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The clinical features of osteogenesis imperfecta resulting from a non-functional carboxy terminal pro alpha 1(I) propeptide of type I procollagen and a severe deficiency of normal type I collagen in tissues.
  1. W G Cole,
  2. P E Campbell,
  3. J G Rogers,
  4. J F Bateman
  1. Department of Paediatrics, University of Melbourne, Royal Children's Hospital, Parkville, Victoria, Australia.

    Abstract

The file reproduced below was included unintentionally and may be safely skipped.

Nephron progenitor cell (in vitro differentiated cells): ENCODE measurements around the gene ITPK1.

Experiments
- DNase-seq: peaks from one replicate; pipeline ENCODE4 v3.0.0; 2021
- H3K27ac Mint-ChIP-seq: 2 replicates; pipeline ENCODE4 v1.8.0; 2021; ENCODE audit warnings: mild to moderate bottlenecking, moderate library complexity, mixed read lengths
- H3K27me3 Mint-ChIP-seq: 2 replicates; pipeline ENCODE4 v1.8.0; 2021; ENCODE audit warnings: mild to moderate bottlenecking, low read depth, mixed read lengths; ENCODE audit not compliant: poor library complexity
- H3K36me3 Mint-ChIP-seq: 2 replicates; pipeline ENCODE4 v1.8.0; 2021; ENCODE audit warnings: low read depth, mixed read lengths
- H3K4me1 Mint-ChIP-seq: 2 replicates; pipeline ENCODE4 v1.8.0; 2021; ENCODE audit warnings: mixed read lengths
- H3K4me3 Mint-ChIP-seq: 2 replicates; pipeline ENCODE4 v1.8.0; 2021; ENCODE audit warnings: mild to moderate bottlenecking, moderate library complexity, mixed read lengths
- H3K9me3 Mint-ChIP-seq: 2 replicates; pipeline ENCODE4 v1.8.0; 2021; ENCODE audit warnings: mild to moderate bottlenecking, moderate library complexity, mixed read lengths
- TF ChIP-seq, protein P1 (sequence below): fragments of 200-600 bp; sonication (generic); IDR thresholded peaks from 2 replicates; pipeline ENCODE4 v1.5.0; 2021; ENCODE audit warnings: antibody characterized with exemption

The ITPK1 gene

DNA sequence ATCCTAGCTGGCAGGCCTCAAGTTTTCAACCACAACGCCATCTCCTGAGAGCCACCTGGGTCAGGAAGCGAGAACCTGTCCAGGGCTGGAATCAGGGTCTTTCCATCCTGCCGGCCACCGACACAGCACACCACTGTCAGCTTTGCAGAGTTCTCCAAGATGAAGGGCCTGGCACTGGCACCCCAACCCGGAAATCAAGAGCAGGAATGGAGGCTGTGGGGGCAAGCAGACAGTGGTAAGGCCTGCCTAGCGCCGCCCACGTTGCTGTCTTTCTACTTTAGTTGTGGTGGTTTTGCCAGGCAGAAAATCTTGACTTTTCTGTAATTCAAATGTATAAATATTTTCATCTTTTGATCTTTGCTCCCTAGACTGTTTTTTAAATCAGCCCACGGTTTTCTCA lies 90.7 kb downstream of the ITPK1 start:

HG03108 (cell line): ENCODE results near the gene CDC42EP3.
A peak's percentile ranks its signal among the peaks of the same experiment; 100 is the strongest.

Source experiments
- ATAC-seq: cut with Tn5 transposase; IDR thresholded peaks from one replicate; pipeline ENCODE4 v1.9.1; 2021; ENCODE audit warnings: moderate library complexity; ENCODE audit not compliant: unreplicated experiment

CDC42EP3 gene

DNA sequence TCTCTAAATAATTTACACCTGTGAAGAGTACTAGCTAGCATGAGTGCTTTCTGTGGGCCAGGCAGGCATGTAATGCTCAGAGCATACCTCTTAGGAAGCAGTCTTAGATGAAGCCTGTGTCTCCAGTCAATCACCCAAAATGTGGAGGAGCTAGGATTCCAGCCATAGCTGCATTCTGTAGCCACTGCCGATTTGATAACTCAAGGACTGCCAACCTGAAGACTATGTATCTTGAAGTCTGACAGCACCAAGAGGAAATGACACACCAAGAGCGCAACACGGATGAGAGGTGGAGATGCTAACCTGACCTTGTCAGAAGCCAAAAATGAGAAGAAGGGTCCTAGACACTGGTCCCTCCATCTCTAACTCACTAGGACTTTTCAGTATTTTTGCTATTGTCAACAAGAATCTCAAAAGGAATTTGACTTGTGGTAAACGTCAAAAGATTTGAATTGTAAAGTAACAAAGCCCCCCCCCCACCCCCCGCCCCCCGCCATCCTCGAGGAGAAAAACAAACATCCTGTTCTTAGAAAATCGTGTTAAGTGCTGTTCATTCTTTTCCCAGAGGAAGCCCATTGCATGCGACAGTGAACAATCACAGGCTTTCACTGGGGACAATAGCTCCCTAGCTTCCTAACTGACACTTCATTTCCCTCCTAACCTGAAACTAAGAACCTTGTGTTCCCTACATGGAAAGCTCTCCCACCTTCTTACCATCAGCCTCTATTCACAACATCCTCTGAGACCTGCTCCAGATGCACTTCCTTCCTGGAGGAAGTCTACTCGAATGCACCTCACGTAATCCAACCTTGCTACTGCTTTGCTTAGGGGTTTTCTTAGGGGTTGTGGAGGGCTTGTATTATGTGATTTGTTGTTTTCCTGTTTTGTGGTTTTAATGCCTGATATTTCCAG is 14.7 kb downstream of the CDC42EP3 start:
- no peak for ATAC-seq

The features of a baby with lethal perinatal osteogenesis imperfecta (OI II), owing to a frameshift mutation that resulted in the production of a truncated and functionless carboxy terminal propeptide of the pro alpha 1(I) chain of type I procollagen, were studied. The baby (OI26) was heterozygous for an insertion of a single uridine nucleotide after base pair 4088 of the prepro alpha 1(I) mRNA of type I procollagen. Only normal type I collagen was incorporated into the extracellular matrix of bone and dermis resulting in a type I collagen content of about 20% of control tissues. The baby was born at 35 weeks' gestation and died shortly afterwards. He was small and had the radiographical features most like those of OI IIB. The skeleton was poorly ossified. The ribs were discontinuously beaded and the femora were broad with multiple healed fractures of the diaphyses and metaphyses. Other long bones had broad metaphyses with overmodelled diaphyses. The calvarium contained many hundreds of wormian bones. Histological examination showed grossly deficient endochondral and intramembranous ossification. The bone was of a woven type without evidence of lamellar bone or Haversian systems and the osteoblasts did not mature into osteocytes. The cortex of the femur contained Haversian canals but they were surrounded by loose collagen fibres and a mosaic pattern of woven bone and islands of cartilage. We propose that OI IIB can be sub-classified into two groups, one with helical mutations and both normal and mutant type I collagen in the tissues, and the other with carboxy terminal propeptide mutations and a severe type I collagen deficiency, but without mutant collagen in the tissues.

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